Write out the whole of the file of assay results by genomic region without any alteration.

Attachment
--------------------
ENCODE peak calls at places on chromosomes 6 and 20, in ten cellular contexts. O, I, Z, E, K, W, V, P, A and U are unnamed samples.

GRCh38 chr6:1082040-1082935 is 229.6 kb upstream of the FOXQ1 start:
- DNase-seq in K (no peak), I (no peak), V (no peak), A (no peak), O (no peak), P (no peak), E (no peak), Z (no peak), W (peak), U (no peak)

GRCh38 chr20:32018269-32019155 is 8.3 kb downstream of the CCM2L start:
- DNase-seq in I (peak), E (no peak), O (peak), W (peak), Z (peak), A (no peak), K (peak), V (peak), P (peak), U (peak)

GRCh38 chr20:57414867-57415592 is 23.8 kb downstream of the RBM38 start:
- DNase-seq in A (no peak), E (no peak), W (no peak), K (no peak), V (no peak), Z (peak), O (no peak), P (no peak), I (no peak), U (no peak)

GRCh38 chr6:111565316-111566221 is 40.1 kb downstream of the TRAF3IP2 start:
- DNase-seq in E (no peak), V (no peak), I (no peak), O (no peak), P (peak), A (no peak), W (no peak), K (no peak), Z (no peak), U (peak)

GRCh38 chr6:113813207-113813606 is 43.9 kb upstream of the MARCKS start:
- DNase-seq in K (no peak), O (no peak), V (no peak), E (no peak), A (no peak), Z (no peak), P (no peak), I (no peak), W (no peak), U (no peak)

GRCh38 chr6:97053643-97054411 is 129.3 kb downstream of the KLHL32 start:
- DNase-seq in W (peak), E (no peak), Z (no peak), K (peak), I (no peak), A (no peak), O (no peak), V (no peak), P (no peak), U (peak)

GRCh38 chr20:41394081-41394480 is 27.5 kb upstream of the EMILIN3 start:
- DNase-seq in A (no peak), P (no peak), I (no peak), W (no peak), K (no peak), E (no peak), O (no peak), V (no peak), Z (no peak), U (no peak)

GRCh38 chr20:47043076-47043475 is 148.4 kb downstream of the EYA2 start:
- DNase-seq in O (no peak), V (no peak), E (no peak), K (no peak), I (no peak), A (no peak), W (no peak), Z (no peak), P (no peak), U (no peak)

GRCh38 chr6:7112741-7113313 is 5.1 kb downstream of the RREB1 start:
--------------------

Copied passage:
ENCODE peak calls at places on chromosomes 6 and 20, in ten cellular contexts. O, I, Z, E, K, W, V, P, A and U are unnamed samples.

GRCh38 chr6:1082040-1082935 is 229.6 kb upstream of the FOXQ1 start:
- DNase-seq in K (no peak), I (no peak), V (no peak), A (no peak), O (no peak), P (no peak), E (no peak), Z (no peak), W (peak), U (no peak)

GRCh38 chr20:32018269-32019155 is 8.3 kb downstream of the CCM2L start:
- DNase-seq in I (peak), E (no peak), O (peak), W (peak), Z (peak), A (no peak), K (peak), V (peak), P (peak), U (peak)

GRCh38 chr20:57414867-57415592 is 23.8 kb downstream of the RBM38 start:
- DNase-seq in A (no peak), E (no peak), W (no peak), K (no peak), V (no peak), Z (peak), O (no peak), P (no peak), I (no peak), U (no peak)

GRCh38 chr6:111565316-111566221 is 40.1 kb downstream of the TRAF3IP2 start:
- DNase-seq in E (no peak), V (no peak), I (no peak), O (no peak), P (peak), A (no peak), W (no peak), K (no peak), Z (no peak), U (peak)

GRCh38 chr6:113813207-113813606 is 43.9 kb upstream of the MARCKS start:
- DNase-seq in K (no peak), O (no peak), V (no peak), E (no peak), A (no peak), Z (no peak), P (no peak), I (no peak), W (no peak), U (no peak)

GRCh38 chr6:97053643-97054411 is 129.3 kb downstream of the KLHL32 start:
- DNase-seq in W (peak), E (no peak), Z (no peak), K (peak), I (no peak), A (no peak), O (no peak), V (no peak), P (no peak), U (peak)

GRCh38 chr20:41394081-41394480 is 27.5 kb upstream of the EMILIN3 start:
- DNase-seq in A (no peak), P (no peak), I (no peak), W (no peak), K (no peak), E (no peak), O (no peak), V (no peak), Z (no peak), U (no peak)

GRCh38 chr20:47043076-47043475 is 148.4 kb downstream of the EYA2 start:
- DNase-seq in O (no peak), V (no peak), E (no peak), K (no peak), I (no peak), A (no peak), W (no peak), Z (no peak), P (no peak), U (no peak)

GRCh38 chr6:7112741-7113313 is 5.1 kb downstream of the RREB1 start: